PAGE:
“How did you know my name?” John repeated, putting the guitar down and slipping over to his father’s side, an automatic response to threat.
John’s father, unlike the shop keeper, recognized John’s distress for the genuine response it was, and put a hand on his shoulder.
“Nicolas,” he said uneasily, and John recognized his mistake immediately, looking down at his shoes.
“I don’t wanna be here anymore,” John said quickly, and pulled his father toward the door.
His father led him to their car, and on the drive back home, he asked quietly, “Who’s John Lennon?”
His father glanced over at him and back at the road quickly. “He was a musician. Member of the Beatles. Songwriter.” John didn’t say anything, and eventually his father quietly added, “Don’t think I’ve not noticed you’ve been calling yourself John recently. What’s going on, son?”
John’s head was swimming, but he still managed to respond. “I don’t like my name,” he said, a little absently, still confused. “Paul had a dream where he called me John, and he told me about it, and that was better, like it was supposed to be my name. Paul always calls me John.”
His father’s confused face was getting more serious. “Who is Paul?” He asked, glancing over at John again. He squinted at his father.
“My - you know who Paul is!” He insisted. “He’s over all the bloody time, needy little brat,” John said with the sort of affectionate huff of a long-suffering companion. When his father’s expression didn’t clear, he added, “Macca? You know Paul!”
“James?” His father stressed the name. “Are you talking about James?”
John wrinkled his nose. “James is such a stupid name,” he huffed. “Paul sounds like an old man’s name, but it’s so much better. He looks like a Paul, doesn’t he?” He shrugged. “I had a dream, like Paul had about me, where I called him Paul. We were bigger, but it still fits.”
His father dropped it. John didn't.
By the time John was sixteen, he knew all about John Lennon and Paul McCartney. He knew what was going on with him and his Paul, he thought - there weren't that many explanations for how he could listen to a Beatles song once and be able to remember how to play it. That was what was happening. He remembered how to play songs, even vague snippets of writing the damn things, and he remembered Paul being his best friend.
Paul remembered too, and the older he got the more he looked like the Paul from John’s dreams. He didn't have the stubble, John pointed out gleefully when Paul started to act older than his age, or the shoulders, but he was getting there, and sometimes John saw Paul examining him out of the corner of his eye and knew that Paul saw the same similarities in him.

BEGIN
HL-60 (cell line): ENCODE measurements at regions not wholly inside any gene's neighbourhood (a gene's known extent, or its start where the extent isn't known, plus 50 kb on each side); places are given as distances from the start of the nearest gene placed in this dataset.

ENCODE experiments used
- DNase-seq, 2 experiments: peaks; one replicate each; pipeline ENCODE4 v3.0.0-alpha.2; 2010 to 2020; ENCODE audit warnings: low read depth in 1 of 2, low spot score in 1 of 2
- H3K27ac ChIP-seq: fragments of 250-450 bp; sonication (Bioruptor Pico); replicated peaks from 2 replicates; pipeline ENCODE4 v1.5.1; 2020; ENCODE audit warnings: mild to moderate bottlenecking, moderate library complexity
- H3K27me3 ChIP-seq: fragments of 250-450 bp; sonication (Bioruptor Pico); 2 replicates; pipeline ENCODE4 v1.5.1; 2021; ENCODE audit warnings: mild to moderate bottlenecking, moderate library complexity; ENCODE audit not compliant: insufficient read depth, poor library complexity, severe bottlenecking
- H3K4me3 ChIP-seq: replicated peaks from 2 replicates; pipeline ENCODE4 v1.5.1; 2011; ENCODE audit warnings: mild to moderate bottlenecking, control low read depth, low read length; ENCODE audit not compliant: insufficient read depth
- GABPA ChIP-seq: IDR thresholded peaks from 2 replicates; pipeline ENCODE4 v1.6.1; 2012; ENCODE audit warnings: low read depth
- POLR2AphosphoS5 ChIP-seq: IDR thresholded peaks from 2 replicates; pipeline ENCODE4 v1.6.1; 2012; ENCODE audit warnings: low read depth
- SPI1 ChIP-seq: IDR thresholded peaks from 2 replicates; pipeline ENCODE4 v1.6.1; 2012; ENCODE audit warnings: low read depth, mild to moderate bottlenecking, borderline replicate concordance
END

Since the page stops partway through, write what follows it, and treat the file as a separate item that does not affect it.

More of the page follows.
Neither of them knew how it was happening, or why they seemed to be themselves, but also people who were dead. The Beatle Sir Paul McCartney died the day John was born he learned, and he thought maybe he came back as the start of a cycle. Paul died, and John came back, then Paul came back. Maybe they had been doing it for eons.
That wasn't to say John wasn't worried about some things. He knew that historically, Paul McCartney and John Lennon had stopped being friends. They’d fought a lot and broken up their band, and John Lennon gets shot. John worried about that sometimes, about remembering being shot and killed. About remembering years of his life that didn't have Paul in them. Paul, though he never said so, worried about the same things.
People told them that they looked like the Beatles now that they were old enough for the resemblance to get uncanny. John knew who he was, but he also wasn’t. It was a strange split, knowing he was John Lennon and knowing that he wasn’t, really. He didn't quite remember enough, though the older he got the more memories filled in blank spaces. Sometimes, he forgot what he had done in this life or the last.
He was getting there.
When John was eighteen, and Paul was sixteen, Paul stayed the night at John’s house. When he woke up in the middle of the night, John kissed him gently and said, “Shhh, Paulie. You’re fine. S’just me.”
They didn't realize until the morning that John had kissed him, and that seamlessly they both remembered falling in love as if the memory had been there all along, like a vague thought that had slipped the mind.
Paul’s mother was passing outside his door when she heard him tell his friend, “I miss my bass.” She stopped, confused - he’d never had a bass, just a guitar.
“So get a new one, you twat,” Nicolas had snorted. “They’re not that hard to come by. If you can whine at your mum for a guitar, you can whine for a bass.”
“I want my bass,” her son grumbled. “Like, my Höfner bass, the first one.”
Nicolas laughed. “Paulie my dear, I think you’re probably shit out of luck. You can’t afford your Höfner bass.”